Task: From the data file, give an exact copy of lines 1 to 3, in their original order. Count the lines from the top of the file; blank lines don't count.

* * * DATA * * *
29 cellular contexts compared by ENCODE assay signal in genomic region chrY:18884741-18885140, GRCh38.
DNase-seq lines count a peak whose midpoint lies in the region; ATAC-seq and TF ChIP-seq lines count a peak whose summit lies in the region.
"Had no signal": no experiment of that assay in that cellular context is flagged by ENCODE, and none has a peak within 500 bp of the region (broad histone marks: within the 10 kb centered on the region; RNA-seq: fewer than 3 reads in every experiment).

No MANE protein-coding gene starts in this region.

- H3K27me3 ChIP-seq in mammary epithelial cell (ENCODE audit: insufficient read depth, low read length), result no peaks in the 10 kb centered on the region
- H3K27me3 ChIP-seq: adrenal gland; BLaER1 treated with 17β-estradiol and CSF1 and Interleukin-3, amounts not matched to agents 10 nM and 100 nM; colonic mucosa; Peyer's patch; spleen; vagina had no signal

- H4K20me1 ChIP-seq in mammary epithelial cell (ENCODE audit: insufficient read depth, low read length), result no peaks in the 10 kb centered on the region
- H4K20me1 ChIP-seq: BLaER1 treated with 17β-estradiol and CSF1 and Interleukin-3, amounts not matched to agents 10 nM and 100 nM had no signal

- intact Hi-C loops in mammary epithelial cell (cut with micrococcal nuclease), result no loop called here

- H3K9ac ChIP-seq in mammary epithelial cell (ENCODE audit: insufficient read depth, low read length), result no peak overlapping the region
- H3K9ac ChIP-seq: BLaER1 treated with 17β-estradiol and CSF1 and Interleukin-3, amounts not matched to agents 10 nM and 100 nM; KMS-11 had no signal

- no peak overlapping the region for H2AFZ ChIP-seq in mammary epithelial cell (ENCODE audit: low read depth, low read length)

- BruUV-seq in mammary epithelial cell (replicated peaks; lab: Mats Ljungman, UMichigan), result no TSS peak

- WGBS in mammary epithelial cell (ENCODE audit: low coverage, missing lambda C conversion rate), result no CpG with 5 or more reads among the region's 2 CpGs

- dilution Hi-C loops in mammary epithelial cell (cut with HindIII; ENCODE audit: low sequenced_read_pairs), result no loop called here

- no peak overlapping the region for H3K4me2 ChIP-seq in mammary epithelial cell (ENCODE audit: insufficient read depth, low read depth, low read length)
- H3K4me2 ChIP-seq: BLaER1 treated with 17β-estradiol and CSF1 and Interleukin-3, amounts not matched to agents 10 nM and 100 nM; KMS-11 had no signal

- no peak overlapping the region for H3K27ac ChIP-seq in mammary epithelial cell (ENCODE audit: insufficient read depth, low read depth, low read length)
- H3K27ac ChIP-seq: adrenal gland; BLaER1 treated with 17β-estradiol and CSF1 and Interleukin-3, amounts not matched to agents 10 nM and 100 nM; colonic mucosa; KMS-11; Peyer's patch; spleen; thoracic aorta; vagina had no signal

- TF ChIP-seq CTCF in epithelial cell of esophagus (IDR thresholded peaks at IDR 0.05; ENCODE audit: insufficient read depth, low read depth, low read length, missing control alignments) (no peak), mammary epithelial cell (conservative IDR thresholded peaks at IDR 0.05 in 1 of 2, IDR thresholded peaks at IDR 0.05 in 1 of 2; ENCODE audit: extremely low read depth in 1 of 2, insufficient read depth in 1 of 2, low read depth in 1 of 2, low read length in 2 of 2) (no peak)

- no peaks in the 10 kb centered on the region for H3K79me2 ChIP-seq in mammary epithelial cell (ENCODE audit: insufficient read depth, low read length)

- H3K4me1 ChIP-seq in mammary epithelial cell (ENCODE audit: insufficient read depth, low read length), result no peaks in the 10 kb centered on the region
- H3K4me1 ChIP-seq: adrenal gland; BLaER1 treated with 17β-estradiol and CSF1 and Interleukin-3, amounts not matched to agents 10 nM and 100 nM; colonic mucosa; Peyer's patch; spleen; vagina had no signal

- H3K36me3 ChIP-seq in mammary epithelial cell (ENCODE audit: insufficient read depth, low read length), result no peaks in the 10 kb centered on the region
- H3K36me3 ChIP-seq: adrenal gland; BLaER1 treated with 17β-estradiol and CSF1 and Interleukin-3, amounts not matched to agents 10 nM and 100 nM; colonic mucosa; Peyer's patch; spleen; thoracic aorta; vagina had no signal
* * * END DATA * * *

29 cellular contexts compared by ENCODE assay signal in genomic region chrY:18884741-18885140, GRCh38.
DNase-seq lines count a peak whose midpoint lies in the region; ATAC-seq and TF ChIP-seq lines count a peak whose summit lies in the region.
"Had no signal": no experiment of that assay in that cellular context is flagged by ENCODE, and none has a peak within 500 bp of the region (broad histone marks: within the 10 kb centered on the region; RNA-seq: fewer than 3 reads in every experiment).